Discerning users can counter Gen AI’s potential for misuse: Adobe’s Andy Parsons - Hindustan Times
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Discerning users can counter Gen AI’s potential for misuse: Adobe’s Andy Parsons

May 28, 2024 01:20 PM IST

As elections take precedence in many countries, Adobe India’s latest survey illustrates fears about misinformation across various networks, as the tech giant pushes a case for Content Credentials

Can generative artificial intelligence (AI) and increasing dangers posed by realistic deepfakes have such an impact that they can impact the elections in a country? When 2024, dubbed “election year”, draws to a close, voters in 64 countries, including India, the US, Pakistan, the UK, South Africa, Russia, and many in Europe, would have exercised their franchise. Some already concluded, more to come. Generative AI, and the powers of realistic content generation which makes it difficult for the viewer or reader to discern real and authentic from manipulation and misinformation, has the power to impact election results in India too, Adobe says.

Content Credentials can show important information such as the creator’s identity, creation date, and any AI use. (Official image.)
Content Credentials can show important information such as the creator’s identity, creation date, and any AI use. (Official image.)

“As generative AI becomes more powerful, it’s becoming increasingly important for consumers to discern how online content has been created,” Andy Parsons, who is Senior Director for the Content Authenticity Initiative at Adobe, tells HT. The findings of the tech giant’s latest Future of Trust Study for India survey, which saw 2056 Indian residents interviewed and albeit a small sample size, point to the fact that there seems to be a desire from consumers to have tools that can verify the trustworthiness of digital content. There is an “urgent need for proactive measures to address misinformation’s potential impact on election integrity in the country”, says the report.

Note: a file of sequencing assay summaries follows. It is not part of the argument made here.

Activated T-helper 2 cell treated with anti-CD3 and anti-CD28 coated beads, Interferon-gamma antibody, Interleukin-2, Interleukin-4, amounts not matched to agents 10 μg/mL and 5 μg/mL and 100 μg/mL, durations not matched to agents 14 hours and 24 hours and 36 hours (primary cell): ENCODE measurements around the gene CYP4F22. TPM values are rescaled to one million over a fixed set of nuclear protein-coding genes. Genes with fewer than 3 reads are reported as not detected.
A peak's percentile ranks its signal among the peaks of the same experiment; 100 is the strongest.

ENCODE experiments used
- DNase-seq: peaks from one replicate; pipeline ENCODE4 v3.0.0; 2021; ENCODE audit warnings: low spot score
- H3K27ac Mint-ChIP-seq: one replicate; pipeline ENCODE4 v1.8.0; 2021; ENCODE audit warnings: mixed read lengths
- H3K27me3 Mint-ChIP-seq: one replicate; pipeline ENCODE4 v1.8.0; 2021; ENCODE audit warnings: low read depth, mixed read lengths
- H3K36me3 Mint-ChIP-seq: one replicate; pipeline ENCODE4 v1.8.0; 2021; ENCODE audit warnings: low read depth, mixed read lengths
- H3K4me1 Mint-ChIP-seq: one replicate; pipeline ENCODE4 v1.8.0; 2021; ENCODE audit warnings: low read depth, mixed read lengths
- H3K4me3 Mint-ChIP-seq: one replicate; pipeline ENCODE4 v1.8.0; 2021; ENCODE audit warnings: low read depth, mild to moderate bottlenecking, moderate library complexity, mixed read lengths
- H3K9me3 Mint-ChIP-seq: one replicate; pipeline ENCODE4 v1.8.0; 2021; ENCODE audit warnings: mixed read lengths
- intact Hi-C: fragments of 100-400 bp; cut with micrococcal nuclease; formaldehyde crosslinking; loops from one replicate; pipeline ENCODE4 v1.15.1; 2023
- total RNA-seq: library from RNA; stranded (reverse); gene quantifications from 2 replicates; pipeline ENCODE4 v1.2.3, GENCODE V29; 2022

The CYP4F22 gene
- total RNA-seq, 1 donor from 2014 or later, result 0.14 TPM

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Also read:As the world grapples with deepfakes, AI companies agree to a set of principles

It was in 2019 when Adobe co-founded the Content Authenticity Initiative, the first steps in the global tech space, to find a way to distinguish content created using generative AI as well as misinformation and morphed content, against authentic pieces, media and posts. The first move was to build “Content Credentials” into anything that emerges from AI, something that’s gained traction over the past year as generative AI tools and chatbots have become very easily accessible.

“Like a ‘nutrition label’ for digital content, Content Credentials can show important information such as the creator’s identity, creation date, and any AI use, empowering consumers with crucial context to assess the trustworthiness of the content,” says Parsons. A lot of progress has been made since, and as of April, the Adobe led Coalition for Content Provenance and Authenticity (C2PA), which includes Google, Microsoft, Intel, Leica, Nikon, Sony and Amazon Web Services, had begun to further push the case for “Content Credentials” with every generated content. Camera makers Sony and Nikon, for example, are looking to integrate content credentials for all photos captured using the cameras, to distinguish them for generated content.